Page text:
Directed by Dexter Fletcher
Starring: Taron Egerton, Jamie Bell, Bryce Dallas Howard, Richard Madden
R for language throughout, some drug use and sexual content
2 hrs., 1 min.
So you’re thinking, “this is the life of noted singer/songwriter Elton John?” You’re assuming this is a musical biopic? A behind-the-scenes history of Elton John’s music? Ehhh, not quite, not so much and not really. In fact, it’s hard to describe this film in a traditional sense. The story plays fast and loose with the facts. The songs are out of chronological order. And good luck if you know any of the history of John’s life. In short, this film rapidly flies off course.
While there are some great choreography and arrangements of John’s song, the story is a mess, the explanation being that this is more of a musical fantasy based on John’s life. Well, that’s one way to put it. The other more accurate way to say it is . . . this story’s a mess.
We begin with Elton John (Taron Egerton) arriving in a cab at a nameless rehab center. Running down the hall in a devil costume, he arrives at a group therapy session, sits down in a chair and begins to talk. Flashbacks begin.
As a child, Reggie Dwight takes an interest in his grandmother’s piano and begins to demonstrate that he’s a musical prodigy. Not that either his mother, Sheila (Bryce Dallas Howard), or his father, Stanley (Steven Mackintosh), care much. Both are extremely distant with their son. Reggie’s saving grace is his grandmother, Ivy (Gemma Jones), who eventually takes him to his first scholarship session at London’s Royal Academy of Music.
Several years later, Reggie is discovered playing in a local pub and gets hired to back musicians and singers on an American Soul Revue tour across England. Eventually, under the management of Ray Williams (Charlie Rowe), he lands his big gig at the Troubadour in Los Angeles, where his career is launched under the care of his supposed lover, John Reid (Richard Madden). The ensuing success, drugs, heartache. All standard biopic stuff.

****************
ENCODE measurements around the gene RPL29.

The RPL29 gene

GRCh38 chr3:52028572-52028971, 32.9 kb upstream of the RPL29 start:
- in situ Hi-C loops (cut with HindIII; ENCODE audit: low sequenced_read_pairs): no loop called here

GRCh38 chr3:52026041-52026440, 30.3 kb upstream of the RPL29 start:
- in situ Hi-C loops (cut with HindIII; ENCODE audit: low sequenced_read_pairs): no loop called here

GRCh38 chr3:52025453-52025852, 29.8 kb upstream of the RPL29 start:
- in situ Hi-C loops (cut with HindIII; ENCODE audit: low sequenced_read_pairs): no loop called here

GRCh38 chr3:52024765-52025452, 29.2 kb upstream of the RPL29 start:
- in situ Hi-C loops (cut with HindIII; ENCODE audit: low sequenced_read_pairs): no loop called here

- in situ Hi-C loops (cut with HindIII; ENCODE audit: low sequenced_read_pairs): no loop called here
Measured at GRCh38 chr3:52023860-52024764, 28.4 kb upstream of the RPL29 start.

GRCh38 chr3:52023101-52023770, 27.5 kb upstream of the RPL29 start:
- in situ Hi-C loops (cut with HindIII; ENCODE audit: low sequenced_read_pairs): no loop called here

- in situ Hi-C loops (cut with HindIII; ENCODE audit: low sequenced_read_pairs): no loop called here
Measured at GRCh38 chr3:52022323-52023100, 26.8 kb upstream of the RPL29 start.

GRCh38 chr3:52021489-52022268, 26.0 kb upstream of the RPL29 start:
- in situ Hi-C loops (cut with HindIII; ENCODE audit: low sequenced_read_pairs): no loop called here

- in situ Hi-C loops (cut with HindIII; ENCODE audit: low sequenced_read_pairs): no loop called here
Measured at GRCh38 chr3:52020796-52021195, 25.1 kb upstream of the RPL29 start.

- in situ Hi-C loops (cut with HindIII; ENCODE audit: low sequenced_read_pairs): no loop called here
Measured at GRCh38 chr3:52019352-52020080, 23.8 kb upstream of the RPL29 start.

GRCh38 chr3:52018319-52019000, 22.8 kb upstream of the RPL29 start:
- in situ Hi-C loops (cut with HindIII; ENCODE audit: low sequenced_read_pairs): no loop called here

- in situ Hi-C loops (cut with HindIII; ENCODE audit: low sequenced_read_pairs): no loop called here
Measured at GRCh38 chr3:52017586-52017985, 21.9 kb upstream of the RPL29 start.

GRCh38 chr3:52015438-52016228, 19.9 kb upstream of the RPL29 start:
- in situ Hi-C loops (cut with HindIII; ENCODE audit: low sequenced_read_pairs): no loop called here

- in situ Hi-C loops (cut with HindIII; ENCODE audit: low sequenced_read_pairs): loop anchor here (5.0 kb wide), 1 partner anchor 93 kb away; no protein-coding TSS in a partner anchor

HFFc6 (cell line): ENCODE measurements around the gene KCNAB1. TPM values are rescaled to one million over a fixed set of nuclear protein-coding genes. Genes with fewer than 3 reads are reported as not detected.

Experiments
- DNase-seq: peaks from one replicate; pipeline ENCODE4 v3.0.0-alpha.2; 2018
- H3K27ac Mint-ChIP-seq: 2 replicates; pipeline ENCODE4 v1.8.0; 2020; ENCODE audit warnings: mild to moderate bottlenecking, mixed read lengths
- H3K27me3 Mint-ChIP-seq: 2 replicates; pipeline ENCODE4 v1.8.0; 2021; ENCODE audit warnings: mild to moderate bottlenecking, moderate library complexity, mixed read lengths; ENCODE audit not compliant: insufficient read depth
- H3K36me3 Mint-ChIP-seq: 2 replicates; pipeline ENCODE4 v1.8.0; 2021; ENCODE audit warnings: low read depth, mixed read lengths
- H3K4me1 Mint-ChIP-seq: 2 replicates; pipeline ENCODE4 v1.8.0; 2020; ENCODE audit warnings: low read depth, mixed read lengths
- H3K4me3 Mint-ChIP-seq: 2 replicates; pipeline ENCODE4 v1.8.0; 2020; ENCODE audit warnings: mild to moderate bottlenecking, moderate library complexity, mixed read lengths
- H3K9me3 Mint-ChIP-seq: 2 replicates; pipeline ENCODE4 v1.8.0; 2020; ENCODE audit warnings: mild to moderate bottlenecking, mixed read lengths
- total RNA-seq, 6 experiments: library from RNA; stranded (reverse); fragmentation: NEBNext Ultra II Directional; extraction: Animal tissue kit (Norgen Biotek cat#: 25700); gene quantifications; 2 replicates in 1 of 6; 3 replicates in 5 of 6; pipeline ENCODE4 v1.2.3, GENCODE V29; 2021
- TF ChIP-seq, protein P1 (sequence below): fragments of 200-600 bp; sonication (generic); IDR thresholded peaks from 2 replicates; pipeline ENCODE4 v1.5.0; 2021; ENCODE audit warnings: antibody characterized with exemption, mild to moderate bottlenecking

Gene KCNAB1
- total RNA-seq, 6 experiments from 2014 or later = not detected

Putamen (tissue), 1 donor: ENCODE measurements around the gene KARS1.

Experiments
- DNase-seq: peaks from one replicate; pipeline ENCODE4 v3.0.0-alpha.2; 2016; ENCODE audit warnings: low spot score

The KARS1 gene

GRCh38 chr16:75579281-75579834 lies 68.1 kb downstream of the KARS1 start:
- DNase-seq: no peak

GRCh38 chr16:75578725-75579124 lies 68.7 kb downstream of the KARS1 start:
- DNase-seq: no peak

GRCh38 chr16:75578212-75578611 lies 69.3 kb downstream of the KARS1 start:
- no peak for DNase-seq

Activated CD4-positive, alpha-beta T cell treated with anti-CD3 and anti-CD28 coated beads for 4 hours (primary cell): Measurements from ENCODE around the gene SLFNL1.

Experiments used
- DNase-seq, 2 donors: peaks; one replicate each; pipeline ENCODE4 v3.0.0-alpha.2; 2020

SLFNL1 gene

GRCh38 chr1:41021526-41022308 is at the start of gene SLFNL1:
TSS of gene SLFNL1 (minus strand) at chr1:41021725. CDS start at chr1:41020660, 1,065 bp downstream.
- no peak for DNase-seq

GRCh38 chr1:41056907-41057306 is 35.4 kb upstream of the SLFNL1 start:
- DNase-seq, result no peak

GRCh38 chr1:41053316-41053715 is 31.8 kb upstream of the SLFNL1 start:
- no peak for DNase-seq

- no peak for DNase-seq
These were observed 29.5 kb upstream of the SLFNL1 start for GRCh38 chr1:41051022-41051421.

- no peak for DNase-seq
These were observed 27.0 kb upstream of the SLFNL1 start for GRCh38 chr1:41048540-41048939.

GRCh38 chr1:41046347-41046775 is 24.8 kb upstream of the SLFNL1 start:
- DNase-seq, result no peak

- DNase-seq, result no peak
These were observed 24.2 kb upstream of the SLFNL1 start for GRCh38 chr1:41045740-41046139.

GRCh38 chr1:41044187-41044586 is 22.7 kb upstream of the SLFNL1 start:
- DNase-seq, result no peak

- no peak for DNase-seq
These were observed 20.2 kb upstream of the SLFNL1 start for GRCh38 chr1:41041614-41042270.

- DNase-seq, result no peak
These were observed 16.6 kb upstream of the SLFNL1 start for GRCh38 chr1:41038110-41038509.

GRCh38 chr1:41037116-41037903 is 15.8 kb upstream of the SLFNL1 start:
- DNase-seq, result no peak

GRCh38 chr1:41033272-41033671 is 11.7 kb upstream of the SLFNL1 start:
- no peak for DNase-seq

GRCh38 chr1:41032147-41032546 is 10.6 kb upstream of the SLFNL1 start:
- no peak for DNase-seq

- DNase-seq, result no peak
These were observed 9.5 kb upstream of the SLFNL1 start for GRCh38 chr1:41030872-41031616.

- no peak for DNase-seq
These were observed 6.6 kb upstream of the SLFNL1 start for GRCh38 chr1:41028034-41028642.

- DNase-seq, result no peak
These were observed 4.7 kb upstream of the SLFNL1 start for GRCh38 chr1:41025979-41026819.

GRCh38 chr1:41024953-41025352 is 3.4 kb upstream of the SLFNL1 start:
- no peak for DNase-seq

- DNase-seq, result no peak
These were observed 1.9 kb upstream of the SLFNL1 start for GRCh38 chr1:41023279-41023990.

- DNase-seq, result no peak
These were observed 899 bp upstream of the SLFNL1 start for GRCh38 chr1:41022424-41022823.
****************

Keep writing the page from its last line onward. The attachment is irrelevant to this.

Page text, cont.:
I’m not sure what inspired director Dexter Fletcher, who was the last in a line of directors to finish up Bohemian Rhapsody. Other films have creatively taken artists’ music and written a story around them.
I think the intent of Rocketman was to create a story that featured the energy and inspiration of John’s music. In that sense, the film does create a canvas for some great singing and choreography — not only with Egerton, but also some of his fellow cast members, especially John’s younger self, played by Matthew Illesley.
With great costume design provided by Bohemian Rhapsody’s Julian Day and dance moves by British choreographer Adam Murray, the songs come with a flourish and are quite entertaining. Also, John’s arrangements, sung by Egerton and cast, are quite well done.
If a movie of music videos is what you want, you will enjoy Rocketman. If however, you’re distracted by the actual life of Elton John, then your head is going to spin. I don’t want to give too much away. Just remember: It’s only a movie. Facts don’t matter. It’s the spirit that counts.
Well, keep telling yourself that. Elton John’s life is complicated because of the range of arts for which he has been richly acknowledged. Songs, movies, musicals, not to mention all of his charity work. By comparison, Rocketman feels simplistic and repetitive. It’s a rags to riches to kind of a downfall and a feel-good rebound story with a happy ending.
In reality, John’s life has too many levels to capture in a movie this square. The fact that he’s still alive and still creating seems to minimize this type of approach. Enjoy the music, don’t worry about the facts. They don’t matter in this film. After all, if Elton John can rise in the air while playing the piano, what else matters? We all already know he can fly. After all, he’s Rocketman.